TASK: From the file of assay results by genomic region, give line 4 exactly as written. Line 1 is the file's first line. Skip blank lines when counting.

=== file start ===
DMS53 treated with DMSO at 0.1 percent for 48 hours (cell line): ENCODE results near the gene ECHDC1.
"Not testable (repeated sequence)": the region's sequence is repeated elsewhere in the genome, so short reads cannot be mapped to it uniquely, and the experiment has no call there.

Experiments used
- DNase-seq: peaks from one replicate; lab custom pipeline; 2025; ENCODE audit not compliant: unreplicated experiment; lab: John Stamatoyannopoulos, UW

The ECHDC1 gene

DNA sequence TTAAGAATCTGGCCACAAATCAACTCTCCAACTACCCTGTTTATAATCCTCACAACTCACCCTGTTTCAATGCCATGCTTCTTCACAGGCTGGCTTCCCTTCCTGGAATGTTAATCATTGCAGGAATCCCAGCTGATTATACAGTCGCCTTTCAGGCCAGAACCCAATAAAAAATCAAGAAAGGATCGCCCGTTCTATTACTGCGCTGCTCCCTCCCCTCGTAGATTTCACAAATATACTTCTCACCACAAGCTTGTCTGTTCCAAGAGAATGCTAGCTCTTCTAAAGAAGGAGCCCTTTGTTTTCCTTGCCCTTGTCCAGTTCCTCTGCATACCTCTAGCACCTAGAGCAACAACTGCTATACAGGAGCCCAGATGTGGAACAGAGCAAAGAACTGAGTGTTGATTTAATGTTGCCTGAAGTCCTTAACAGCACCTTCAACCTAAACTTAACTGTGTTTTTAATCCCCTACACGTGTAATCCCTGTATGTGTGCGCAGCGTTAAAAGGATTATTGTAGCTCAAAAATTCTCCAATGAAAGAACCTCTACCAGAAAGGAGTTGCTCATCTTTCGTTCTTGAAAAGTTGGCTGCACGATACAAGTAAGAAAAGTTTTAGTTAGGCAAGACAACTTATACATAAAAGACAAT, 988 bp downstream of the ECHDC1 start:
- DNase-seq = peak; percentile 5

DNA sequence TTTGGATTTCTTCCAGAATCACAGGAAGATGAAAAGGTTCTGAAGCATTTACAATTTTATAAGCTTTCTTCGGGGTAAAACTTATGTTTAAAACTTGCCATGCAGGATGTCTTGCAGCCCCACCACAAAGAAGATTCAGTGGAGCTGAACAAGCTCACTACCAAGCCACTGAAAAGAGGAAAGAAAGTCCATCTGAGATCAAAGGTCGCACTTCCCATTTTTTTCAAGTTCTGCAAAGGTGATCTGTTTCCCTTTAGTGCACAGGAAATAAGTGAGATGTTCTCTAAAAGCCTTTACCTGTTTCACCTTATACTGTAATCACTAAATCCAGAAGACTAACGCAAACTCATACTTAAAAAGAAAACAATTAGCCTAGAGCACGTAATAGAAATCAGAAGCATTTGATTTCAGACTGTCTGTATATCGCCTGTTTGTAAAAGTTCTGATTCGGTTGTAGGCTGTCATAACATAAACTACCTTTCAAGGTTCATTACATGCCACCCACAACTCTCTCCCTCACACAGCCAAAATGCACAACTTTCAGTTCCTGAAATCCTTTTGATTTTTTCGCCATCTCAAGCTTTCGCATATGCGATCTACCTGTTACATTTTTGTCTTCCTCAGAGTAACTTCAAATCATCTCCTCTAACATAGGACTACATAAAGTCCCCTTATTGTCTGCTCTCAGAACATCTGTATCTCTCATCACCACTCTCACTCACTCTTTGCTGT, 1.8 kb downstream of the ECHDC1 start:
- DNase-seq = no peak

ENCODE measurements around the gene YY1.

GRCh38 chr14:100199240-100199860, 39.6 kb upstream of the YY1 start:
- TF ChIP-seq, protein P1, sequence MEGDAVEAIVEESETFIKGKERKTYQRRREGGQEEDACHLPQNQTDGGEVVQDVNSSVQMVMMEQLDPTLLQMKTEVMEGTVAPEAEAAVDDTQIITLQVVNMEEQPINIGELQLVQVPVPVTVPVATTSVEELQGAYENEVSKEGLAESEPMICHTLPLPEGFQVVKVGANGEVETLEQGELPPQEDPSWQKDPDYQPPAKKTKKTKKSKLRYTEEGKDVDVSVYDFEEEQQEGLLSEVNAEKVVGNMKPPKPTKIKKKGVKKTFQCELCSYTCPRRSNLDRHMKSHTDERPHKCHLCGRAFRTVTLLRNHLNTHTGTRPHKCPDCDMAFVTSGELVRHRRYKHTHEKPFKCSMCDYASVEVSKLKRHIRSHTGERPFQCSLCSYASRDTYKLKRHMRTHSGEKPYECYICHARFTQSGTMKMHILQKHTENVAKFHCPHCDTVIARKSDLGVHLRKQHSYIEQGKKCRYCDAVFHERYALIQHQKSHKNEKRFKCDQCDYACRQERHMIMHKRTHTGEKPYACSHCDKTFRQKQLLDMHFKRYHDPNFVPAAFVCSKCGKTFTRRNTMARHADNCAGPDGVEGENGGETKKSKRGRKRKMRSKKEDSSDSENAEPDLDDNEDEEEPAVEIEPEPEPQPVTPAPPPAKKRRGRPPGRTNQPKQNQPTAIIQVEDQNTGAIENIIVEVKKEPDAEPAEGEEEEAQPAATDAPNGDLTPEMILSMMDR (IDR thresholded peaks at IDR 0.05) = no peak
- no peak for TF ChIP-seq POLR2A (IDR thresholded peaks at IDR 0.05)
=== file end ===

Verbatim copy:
- DNase-seq: peaks from one replicate; lab custom pipeline; 2025; ENCODE audit not compliant: unreplicated experiment; lab: John Stamatoyannopoulos, UW